The email prowess of leaders doesn’t get the promotions, raises, bonuses, and accolades. It is just fuel for your email addiction.
Customer delight, attracting, motivating, and retaining top talent, creating value, incubating innovation, and leaving a legacy of service are what matters. I hope this mock epitaph helps you (leader)SHIFT yourself back into the land of priorities when you feel conflicted about not spending enough time on email!
I can attest that it is possible to change one’s behavior after recovering from an email addiction. It is essential, however, to learn how to recognize the signs:
- When the chime rings, do you rush straight to your inbox like Pavlov’s dog?
- Do you feel that you accomplish little in your workday besides emailing?
- Is your inbox used as both your primary to-do list and inbox?
- Do you check your email at every red light, at the store checkout line, while waiting for your dinner companion to come back from the bathroom?
You might have a problem if you answered YES to any of these questions. To overcome email addiction, we recommend the following 12-Step Program:
1. Admit that you have a problem.
It is important for you to acknowledge that you have a problem. Admitting there’s an issue would help if you did this to carry the process further. Only then can you challenge yourself to grow.
2. Disable notifications.
We are alerted by interrupting chimes and pop-ups every time we receive an email. The time it takes the mind to regain focus and concentration after an interruption varies depending on the research you read. Multiply that by the number of emails you receive daily to get an idea of how much time you may be wasting by dealing with them one at a time as they enter your inbox.
3. Set realistic goals.
Robert Heinlein once said, “When we don’t have clearly defined goals, we turn to trivial acts.” Checking email all day and mostly all night is trivial work for most roles. The most influential leaders prioritize their time according to their ‘big rocks’ on any given day (Stephen Covey’s analogy from First Things First). Lingering in email is easy to delude yourself into thinking you are busy if you are not focused on priorities. Of course, being busy does not mean you are productive.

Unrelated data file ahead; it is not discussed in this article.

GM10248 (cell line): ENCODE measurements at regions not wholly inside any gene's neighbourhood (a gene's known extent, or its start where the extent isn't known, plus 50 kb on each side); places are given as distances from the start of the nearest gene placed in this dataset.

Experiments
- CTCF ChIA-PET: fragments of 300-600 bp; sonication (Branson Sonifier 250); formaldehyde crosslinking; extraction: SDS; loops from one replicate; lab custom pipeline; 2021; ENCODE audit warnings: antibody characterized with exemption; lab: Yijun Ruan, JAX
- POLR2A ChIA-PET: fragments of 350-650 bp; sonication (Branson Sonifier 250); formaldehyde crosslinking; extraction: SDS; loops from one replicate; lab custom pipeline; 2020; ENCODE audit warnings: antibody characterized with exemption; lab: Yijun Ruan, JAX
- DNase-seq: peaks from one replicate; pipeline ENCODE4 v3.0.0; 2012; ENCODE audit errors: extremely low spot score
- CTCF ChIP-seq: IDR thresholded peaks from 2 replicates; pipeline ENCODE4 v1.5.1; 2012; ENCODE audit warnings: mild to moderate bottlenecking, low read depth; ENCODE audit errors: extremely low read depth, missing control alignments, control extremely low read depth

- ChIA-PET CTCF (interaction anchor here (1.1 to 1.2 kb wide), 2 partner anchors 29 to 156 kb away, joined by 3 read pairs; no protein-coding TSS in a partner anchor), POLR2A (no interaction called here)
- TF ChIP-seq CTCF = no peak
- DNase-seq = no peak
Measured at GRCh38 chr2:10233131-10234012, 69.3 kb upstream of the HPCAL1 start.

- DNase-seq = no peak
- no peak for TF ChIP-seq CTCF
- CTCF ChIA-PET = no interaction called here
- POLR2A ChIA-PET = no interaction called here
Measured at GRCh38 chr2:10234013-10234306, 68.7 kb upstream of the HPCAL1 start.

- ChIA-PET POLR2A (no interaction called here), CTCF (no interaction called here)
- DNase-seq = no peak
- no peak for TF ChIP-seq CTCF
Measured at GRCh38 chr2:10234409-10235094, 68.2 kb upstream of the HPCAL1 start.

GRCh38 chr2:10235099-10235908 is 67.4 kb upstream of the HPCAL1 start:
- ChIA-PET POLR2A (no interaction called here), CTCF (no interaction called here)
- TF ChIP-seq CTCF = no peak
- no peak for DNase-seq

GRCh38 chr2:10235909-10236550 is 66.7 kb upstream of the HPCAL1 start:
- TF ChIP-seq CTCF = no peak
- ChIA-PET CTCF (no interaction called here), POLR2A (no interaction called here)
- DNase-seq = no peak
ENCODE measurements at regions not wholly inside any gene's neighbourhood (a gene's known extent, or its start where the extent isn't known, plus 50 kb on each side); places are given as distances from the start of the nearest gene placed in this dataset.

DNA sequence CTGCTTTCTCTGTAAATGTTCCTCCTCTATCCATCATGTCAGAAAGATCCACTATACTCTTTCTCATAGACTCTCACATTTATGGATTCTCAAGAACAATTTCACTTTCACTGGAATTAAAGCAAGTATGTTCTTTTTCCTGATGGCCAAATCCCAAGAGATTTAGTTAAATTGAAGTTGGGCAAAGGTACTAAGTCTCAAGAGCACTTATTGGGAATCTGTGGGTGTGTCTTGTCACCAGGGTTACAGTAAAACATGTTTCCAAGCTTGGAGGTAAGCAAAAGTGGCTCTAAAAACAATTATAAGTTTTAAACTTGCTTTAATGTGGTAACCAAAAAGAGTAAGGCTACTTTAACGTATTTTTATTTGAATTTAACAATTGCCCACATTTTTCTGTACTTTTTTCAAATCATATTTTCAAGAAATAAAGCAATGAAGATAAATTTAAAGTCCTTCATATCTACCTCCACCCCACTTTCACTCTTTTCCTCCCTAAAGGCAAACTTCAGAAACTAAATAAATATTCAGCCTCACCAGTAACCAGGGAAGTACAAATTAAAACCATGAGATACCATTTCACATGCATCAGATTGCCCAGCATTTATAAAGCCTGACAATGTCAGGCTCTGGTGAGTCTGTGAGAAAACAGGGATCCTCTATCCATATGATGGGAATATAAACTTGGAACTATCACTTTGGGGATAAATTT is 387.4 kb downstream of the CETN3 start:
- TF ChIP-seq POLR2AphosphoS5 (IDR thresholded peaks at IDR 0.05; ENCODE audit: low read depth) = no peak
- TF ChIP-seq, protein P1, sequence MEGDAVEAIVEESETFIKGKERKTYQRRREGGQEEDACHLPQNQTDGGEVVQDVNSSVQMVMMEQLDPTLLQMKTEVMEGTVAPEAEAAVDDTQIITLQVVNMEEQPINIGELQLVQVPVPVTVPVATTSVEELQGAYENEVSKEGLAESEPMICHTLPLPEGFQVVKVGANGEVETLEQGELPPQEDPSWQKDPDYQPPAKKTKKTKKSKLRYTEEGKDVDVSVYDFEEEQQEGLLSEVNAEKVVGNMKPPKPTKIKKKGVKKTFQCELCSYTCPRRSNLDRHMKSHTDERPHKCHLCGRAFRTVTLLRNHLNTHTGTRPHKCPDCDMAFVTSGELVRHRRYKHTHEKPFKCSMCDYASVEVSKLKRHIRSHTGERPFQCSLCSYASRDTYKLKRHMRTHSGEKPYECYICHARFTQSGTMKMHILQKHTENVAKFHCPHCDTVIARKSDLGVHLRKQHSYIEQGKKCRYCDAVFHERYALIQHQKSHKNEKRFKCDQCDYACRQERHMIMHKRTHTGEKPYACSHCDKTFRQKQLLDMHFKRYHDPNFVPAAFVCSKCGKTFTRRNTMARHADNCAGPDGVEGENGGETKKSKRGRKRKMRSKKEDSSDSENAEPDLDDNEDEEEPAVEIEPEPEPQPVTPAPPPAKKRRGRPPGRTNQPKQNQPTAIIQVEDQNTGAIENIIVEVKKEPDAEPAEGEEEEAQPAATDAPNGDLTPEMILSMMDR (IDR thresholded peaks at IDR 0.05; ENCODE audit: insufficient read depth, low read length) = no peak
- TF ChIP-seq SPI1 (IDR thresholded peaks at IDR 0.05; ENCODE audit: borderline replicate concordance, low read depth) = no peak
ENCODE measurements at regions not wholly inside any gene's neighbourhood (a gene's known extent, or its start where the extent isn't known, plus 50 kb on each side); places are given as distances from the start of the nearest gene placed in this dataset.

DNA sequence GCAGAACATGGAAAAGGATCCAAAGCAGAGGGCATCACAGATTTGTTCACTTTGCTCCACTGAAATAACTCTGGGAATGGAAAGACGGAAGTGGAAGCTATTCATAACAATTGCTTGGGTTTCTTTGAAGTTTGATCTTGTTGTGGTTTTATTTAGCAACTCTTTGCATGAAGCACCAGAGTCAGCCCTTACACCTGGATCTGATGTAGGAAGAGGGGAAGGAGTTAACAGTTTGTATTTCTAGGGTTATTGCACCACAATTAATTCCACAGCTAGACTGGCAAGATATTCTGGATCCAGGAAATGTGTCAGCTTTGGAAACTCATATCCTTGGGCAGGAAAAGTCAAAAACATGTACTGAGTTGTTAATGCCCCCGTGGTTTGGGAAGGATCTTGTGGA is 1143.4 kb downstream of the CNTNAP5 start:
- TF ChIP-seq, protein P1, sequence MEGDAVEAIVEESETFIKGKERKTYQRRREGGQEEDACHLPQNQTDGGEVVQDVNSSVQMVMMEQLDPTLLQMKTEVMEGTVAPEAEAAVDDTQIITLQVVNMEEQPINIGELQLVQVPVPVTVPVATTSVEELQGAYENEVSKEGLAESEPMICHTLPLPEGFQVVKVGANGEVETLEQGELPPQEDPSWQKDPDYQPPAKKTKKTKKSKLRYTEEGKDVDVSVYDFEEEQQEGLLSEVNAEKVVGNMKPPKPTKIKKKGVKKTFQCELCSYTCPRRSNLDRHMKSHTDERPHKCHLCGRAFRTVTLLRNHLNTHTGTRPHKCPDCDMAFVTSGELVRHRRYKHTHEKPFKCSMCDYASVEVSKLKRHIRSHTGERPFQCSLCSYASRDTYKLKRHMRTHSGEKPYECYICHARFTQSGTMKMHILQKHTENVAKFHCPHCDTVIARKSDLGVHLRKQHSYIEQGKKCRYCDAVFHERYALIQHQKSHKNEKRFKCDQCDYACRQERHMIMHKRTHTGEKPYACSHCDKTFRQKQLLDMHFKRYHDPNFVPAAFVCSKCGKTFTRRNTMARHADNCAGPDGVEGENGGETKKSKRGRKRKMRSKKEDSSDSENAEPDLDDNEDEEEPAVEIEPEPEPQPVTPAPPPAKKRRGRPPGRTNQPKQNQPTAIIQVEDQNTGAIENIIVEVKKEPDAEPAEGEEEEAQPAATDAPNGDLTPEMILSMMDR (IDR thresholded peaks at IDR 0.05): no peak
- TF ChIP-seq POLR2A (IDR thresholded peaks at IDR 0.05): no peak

4. Communicate emergencies using a different tool with your team.
Is the email important? Certainly, but a crisis of life and death? Not likely. Fire alarms sound loud and persistently if a building is on fire. Despite this, people send too many emails that may or may not be noticed in a timely enough manner if there is an urgent customer or production issue. Discuss the most appropriate method with your teams, such as a telephone call, text, or face-to-face meeting. Communicate essential but non-urgent matters via email and agree on standard response time expectations. As soon as everyone on the team has approved a standard communication protocol, they will not constantly check their email.
5. Plan your email time on your calendar as you would any other task.
Rather than being at its beck and call throughout the day, handle emails at periodic intervals, as appropriate for your role, functional area, communication protocols with your team, and contextual expectations (see #4). For instance:
- In the case of a very senior executive who is primarily focused on strategic initiatives, email can be effectively processed two to three times a day. Lucky ones can have a trusted admin help filter and prioritize the inbox intraday.